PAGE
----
Google released the very first Android 13 developer preview earlier this week; it came out as a big surprise for its users. Multiple new features are seen in this version. However, we are still counting on seeing many other changes to the OS. One of the key features is the mainline module that helps in standardizing the functioning of virtual machines along with improving their performance. On the Android 13 developer preview, it’s feasible to run several Linux distributions and even full-fledged Windows 11 on a Pixel 6. Kdrag0n reports that Windows 11 is completely useable on their Pixel 6 after some tweaking. The platform released a video demonstrating how efficiently and smoothly the virtual environment operates. Of course, if you’re feeling very adventurous, you can play a round of Doom.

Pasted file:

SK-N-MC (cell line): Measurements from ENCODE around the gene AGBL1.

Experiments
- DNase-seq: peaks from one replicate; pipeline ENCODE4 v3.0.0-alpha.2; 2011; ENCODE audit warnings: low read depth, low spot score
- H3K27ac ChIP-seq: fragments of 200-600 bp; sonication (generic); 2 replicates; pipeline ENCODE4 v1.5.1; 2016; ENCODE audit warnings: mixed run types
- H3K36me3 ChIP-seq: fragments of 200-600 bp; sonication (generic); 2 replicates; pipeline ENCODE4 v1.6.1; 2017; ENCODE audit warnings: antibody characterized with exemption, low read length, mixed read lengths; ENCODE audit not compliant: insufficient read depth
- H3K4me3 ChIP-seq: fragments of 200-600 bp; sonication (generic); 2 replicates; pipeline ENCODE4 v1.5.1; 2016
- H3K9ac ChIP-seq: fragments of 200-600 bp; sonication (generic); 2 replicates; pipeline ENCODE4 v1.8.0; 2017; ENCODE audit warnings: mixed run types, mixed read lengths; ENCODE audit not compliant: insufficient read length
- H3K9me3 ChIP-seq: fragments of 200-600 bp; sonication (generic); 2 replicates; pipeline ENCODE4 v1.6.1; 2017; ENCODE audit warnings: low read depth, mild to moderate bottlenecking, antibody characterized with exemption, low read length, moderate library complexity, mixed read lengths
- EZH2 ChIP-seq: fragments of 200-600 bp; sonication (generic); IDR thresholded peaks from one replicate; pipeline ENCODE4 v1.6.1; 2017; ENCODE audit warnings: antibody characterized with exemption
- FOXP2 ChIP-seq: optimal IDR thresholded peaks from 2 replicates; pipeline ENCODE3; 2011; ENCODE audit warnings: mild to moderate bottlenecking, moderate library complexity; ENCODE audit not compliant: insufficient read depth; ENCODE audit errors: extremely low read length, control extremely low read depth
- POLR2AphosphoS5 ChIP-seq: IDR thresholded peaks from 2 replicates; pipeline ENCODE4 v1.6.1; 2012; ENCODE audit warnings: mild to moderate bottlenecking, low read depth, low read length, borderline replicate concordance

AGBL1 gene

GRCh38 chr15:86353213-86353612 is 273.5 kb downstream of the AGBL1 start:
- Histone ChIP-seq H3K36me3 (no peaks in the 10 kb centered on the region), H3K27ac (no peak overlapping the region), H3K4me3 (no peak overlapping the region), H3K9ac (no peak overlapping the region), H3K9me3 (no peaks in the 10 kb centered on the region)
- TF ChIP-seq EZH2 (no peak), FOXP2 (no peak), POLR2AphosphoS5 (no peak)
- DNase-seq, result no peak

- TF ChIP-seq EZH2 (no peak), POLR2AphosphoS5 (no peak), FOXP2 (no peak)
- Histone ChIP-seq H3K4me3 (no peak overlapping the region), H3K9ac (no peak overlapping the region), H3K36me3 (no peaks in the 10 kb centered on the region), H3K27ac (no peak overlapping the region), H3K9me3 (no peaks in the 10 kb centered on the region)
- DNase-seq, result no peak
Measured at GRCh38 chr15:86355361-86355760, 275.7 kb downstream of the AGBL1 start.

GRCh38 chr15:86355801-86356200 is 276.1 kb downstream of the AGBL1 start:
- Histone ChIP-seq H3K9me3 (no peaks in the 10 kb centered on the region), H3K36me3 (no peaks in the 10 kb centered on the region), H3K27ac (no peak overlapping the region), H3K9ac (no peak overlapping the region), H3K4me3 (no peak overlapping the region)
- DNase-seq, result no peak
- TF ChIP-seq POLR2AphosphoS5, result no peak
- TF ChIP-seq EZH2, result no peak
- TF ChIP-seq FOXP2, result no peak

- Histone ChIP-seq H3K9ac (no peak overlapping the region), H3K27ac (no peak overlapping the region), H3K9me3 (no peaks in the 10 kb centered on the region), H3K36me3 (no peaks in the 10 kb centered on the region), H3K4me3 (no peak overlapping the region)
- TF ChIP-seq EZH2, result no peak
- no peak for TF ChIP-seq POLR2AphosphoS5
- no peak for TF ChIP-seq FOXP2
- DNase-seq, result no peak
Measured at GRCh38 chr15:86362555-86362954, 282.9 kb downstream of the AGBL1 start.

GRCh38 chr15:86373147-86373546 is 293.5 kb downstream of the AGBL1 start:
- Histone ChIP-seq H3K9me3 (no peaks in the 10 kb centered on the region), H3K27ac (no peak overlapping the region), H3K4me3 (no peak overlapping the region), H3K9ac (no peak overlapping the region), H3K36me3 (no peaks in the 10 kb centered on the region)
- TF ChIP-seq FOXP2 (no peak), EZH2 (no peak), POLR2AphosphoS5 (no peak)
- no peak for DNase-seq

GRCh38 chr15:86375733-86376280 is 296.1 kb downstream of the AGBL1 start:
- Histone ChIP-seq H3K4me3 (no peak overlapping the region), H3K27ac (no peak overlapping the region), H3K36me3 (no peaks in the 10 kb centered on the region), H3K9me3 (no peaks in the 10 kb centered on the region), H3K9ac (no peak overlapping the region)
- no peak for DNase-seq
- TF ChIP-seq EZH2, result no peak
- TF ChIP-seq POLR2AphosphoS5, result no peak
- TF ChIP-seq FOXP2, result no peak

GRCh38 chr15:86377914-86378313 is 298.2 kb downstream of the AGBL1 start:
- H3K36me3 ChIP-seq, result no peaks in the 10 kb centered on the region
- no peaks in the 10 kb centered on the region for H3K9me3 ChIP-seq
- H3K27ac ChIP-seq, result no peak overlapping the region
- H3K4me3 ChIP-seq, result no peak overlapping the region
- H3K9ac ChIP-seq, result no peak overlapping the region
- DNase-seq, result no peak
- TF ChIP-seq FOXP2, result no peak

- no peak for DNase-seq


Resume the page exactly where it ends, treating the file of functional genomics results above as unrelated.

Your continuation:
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These accomplishments have a complicated technical underpinning. In a long technical blog article, Esper.io’s Mishaal Rahman explains the subtleties of virtual machines on Android. He also explained what we can expect from them in the future; but the idea is this: Virtual machines on Android are in a state of disarray. Google is beginning to focus on the issue with Android 13 to make things more uniform.
To begin, Google has developed a new virtualization framework and released the pKVM (protected kernel virtualization mechanism). It provides the groundwork for standardized VM support.
For this, Google is relying on earlier work. It’s migrating Chrome OS’ crosvm manager (used to run Linux programs on Chromebooks) to Android as a core module that can be updated separately from the rest of the system in the future.
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